‘He Had Lying, Scamming, and Stealing Down to a Fine Art’: Disgraced Dealer Timothy Sammons Is Sentenced to 4 to 12 Years in Prison
Sammons pleaded guilty to grand larceny and fraud that bilked his victims out of $10 million to $30 million.
British art dealer Timothy Sammons was sentenced to four to twelve years in a New York state prison after pleading guilty earlier this month to grand larceny, a scheme to defraud, and numerous other criminal counts.
Sammons stole between $10 million and $30 million from victims in the US, UK, and New Zealand through the scheme, which involved multiple famous works of art including Buste de Femme by Pablo Picasso, Reverie by Marc Chagall, and Calanque de Canoubier (Pointe de Bamer) by Paul Signac, among others, according to the indictment.
“When brokering the sales of high-priced, one-of-a-kind paintings, Timothy Sammons had lying, scamming, and stealing down to a fine art,” District Attorney Cyrus Vance said in a statement following the sentencing. “For years, the defendant peddled a deceitful, money-spinning scheme, garnering the trust of prospective buyers and sellers only to defraud them of millions and use the ill-gotten gains to fund his lavish lifestyle. But now, thanks to my office’s Major Economic Crimes Bureau and our partners overseas, his fraudulent conduct has come to an end and he’ll face a significant jail sentence for his larcenous crimes.”
Between 2010 and 2015, Sammons is said to have pocketed money from art he sold for his clients and used art that did not belong to him as collateral to obtain personal loans. Brian Kudon, an assistant district attorney, also said Sammons used the proceeds of sales of others’ work to buy himself first-class travel tickets as well as to pay off his club memberships and credit card bills. When clients asked about when works had been sold—or even which works had sold—Sammons misled and ignored consignors, Kudon said.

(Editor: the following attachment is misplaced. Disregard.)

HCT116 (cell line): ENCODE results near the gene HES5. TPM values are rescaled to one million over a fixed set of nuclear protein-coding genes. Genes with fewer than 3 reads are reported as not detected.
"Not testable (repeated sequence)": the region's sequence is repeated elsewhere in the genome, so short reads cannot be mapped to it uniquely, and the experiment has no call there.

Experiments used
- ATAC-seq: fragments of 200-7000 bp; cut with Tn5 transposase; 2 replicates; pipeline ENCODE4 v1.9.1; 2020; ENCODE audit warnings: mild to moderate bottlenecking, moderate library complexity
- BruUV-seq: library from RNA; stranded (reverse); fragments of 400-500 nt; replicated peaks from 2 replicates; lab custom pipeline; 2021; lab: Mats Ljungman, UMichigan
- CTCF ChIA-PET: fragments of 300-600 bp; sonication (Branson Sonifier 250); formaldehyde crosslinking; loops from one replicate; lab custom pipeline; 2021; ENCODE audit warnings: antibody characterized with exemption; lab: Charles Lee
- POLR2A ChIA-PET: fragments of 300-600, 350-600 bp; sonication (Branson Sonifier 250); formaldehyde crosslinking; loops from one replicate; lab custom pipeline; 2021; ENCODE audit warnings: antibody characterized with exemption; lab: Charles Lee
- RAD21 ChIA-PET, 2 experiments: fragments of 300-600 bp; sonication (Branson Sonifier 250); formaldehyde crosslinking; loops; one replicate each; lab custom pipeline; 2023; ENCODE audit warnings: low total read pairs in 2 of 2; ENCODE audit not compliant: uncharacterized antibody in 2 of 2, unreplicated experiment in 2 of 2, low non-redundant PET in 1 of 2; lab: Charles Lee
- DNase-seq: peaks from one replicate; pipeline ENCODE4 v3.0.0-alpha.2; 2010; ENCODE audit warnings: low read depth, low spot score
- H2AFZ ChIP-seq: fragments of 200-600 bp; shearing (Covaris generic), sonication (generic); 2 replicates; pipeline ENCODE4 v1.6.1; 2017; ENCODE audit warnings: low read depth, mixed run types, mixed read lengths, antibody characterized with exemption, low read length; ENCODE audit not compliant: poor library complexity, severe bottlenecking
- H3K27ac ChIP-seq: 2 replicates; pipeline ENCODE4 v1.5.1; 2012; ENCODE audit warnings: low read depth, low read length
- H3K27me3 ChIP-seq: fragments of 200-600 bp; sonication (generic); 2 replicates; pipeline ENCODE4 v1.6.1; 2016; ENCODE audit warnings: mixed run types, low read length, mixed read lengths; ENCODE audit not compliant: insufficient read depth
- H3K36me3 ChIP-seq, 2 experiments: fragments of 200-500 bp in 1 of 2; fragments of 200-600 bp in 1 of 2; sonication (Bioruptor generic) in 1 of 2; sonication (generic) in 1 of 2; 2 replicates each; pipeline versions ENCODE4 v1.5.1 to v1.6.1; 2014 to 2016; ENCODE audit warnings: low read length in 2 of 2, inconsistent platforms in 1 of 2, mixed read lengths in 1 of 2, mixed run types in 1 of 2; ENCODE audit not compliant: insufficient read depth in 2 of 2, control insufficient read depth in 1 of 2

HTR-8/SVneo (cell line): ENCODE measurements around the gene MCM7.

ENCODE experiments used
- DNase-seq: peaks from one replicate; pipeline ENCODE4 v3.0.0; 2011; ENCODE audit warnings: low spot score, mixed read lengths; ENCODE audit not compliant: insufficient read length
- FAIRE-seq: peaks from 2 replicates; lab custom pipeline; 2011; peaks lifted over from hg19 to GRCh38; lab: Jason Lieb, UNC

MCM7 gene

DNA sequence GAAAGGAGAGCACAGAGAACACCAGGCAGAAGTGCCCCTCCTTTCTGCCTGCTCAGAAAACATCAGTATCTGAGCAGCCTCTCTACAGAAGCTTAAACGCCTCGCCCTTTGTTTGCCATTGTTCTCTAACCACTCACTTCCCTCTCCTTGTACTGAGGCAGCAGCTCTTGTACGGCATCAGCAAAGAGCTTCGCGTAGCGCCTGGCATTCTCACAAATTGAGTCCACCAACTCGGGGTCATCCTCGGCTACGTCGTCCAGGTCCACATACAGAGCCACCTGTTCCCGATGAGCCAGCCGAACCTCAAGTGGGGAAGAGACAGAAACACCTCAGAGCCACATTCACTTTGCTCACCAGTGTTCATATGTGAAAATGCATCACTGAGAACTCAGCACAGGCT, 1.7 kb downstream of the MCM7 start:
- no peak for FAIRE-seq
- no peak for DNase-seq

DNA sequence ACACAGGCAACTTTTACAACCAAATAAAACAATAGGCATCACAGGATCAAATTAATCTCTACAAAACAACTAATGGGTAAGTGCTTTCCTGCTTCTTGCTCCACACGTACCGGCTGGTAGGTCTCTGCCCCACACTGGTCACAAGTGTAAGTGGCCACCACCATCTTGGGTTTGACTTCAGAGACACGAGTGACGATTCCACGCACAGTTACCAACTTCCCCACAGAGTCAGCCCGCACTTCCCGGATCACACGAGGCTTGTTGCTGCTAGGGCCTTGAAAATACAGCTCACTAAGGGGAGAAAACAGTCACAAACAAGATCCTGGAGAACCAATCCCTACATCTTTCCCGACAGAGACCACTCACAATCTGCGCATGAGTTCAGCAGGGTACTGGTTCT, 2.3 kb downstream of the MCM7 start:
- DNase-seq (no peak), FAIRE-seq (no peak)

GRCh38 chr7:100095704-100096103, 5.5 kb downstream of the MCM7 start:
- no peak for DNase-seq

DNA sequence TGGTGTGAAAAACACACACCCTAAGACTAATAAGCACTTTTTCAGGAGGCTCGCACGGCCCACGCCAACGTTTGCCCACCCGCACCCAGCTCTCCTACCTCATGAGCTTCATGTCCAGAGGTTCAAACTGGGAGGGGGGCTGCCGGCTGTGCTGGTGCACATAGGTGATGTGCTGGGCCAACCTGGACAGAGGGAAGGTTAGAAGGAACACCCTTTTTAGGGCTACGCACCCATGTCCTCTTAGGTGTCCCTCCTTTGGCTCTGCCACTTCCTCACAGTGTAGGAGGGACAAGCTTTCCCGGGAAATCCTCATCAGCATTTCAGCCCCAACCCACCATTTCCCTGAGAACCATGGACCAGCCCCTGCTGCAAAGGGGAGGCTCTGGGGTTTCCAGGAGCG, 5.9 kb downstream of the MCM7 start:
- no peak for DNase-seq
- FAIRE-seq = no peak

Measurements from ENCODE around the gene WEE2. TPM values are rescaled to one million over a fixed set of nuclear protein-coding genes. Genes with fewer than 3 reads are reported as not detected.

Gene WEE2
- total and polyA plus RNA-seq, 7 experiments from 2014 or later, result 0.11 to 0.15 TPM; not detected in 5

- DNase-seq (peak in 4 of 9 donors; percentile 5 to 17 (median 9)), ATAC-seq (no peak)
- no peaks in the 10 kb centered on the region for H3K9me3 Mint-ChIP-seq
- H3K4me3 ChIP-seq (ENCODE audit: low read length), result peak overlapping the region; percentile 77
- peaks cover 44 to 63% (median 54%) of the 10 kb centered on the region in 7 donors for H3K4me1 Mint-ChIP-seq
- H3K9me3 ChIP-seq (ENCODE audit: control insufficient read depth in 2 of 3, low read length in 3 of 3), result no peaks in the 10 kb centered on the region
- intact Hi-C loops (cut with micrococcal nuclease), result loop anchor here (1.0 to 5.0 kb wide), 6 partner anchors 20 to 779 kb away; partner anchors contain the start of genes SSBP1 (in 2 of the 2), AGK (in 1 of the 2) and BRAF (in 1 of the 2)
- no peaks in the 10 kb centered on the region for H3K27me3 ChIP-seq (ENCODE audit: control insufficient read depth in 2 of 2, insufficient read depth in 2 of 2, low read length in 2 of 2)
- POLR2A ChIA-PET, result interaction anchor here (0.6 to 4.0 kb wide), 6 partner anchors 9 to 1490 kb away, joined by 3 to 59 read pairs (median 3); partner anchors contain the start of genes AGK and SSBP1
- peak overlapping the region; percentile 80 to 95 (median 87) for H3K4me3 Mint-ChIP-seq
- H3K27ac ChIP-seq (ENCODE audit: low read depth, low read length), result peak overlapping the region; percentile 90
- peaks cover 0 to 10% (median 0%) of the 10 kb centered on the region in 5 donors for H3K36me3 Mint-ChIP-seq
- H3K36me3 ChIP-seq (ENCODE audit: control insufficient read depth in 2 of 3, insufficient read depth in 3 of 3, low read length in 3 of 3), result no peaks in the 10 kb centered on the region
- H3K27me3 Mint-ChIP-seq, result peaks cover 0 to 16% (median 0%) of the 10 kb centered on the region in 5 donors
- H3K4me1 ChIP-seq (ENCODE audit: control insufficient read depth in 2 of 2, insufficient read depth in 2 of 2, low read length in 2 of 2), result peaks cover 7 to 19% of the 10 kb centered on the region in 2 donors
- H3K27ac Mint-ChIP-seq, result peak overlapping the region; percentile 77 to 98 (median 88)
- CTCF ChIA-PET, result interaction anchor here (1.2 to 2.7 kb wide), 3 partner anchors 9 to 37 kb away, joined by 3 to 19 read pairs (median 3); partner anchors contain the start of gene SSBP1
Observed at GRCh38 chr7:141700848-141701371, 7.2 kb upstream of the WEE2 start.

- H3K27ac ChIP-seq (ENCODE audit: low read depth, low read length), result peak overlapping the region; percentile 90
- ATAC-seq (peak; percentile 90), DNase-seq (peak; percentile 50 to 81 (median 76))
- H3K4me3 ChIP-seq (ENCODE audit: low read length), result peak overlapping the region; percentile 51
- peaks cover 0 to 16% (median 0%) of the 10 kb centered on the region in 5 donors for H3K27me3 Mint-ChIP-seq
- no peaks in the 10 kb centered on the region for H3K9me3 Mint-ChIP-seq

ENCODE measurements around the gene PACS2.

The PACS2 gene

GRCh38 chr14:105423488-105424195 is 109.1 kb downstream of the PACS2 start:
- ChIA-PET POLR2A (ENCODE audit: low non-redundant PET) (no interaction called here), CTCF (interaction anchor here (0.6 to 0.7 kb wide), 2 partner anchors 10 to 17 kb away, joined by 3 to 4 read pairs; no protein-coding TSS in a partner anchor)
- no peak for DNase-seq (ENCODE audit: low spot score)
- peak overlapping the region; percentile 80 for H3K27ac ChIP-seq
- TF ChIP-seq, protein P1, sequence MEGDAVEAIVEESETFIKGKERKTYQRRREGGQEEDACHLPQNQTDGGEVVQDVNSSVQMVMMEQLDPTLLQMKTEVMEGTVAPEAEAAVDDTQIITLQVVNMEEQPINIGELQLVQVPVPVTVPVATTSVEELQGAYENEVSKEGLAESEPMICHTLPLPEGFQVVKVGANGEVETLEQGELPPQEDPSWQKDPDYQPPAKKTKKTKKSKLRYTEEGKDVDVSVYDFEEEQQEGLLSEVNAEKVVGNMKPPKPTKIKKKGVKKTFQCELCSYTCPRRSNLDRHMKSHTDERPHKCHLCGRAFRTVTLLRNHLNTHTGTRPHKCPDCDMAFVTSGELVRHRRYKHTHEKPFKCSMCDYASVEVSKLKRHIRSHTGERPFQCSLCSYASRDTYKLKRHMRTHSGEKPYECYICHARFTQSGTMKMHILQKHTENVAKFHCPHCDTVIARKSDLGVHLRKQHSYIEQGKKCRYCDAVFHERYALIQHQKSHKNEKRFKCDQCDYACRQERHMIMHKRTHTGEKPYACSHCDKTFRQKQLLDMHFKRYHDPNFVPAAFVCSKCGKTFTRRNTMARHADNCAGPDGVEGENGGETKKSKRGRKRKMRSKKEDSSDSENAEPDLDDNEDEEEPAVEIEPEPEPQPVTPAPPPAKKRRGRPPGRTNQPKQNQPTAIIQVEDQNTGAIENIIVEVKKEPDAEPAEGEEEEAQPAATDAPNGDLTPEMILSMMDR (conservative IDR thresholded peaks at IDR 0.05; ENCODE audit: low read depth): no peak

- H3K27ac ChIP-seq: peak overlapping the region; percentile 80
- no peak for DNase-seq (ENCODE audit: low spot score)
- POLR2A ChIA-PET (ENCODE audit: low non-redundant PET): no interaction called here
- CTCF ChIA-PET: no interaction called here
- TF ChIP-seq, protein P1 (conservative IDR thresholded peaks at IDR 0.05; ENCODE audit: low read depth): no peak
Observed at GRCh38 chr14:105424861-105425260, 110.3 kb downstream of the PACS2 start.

During the sentencing at the New York State Supreme Court this morning, Judge Ann Scherzer noted the “extremely serious and very disturbing” nature of the case and, after Sammons declined to make a statement, said Sammons “refused to take responsibility or express remorse.”
In response to an objection from the attorney, Judge Scherzer said, “I just asked him if he wanted to say anything before sentencing.” Sammons, speaking softly, said, “I have always said how extremely sorry I am for the trauma I caused.”
In rendering the sentence, the judge said she had read the victim impact statements and noted several outstanding financial judgments against Sammons. “The best thing that can happen is [for the defendant] to return to a life of productive employment and to pay back judgments,” she said.
“As stated, Mr. Sammons is quite remorseful for what happened,” his attorney, David Touger, told artnet News after the sentencing. “None of this was ever intended. He looks forward to getting out of jail and re-establishing his name and paying back his customers.”
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